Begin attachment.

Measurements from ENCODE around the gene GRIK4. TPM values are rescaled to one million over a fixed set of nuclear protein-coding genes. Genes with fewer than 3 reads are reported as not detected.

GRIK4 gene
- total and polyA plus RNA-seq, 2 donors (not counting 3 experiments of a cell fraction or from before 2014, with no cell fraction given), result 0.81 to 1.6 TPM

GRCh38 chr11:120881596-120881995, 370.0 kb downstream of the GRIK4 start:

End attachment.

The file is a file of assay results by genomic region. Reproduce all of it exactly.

Measurements from ENCODE around the gene GRIK4. TPM values are rescaled to one million over a fixed set of nuclear protein-coding genes. Genes with fewer than 3 reads are reported as not detected.

GRIK4 gene
- total and polyA plus RNA-seq, 2 donors (not counting 3 experiments of a cell fraction or from before 2014, with no cell fraction given), result 0.81 to 1.6 TPM

GRCh38 chr11:120881596-120881995, 370.0 kb downstream of the GRIK4 start: